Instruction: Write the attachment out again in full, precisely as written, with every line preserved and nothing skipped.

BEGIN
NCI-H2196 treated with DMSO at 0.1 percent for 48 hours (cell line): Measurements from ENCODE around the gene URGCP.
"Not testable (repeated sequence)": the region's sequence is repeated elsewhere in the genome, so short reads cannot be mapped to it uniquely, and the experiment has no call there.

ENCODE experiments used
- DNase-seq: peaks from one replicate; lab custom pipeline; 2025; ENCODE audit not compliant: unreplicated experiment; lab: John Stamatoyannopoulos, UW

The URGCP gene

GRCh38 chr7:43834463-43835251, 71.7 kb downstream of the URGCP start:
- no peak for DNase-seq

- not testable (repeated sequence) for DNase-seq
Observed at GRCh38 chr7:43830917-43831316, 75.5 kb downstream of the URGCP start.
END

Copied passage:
NCI-H2196 treated with DMSO at 0.1 percent for 48 hours (cell line): Measurements from ENCODE around the gene URGCP.
"Not testable (repeated sequence)": the region's sequence is repeated elsewhere in the genome, so short reads cannot be mapped to it uniquely, and the experiment has no call there.

ENCODE experiments used
- DNase-seq: peaks from one replicate; lab custom pipeline; 2025; ENCODE audit not compliant: unreplicated experiment; lab: John Stamatoyannopoulos, UW

The URGCP gene

GRCh38 chr7:43834463-43835251, 71.7 kb downstream of the URGCP start:
- no peak for DNase-seq

- not testable (repeated sequence) for DNase-seq
Observed at GRCh38 chr7:43830917-43831316, 75.5 kb downstream of the URGCP start.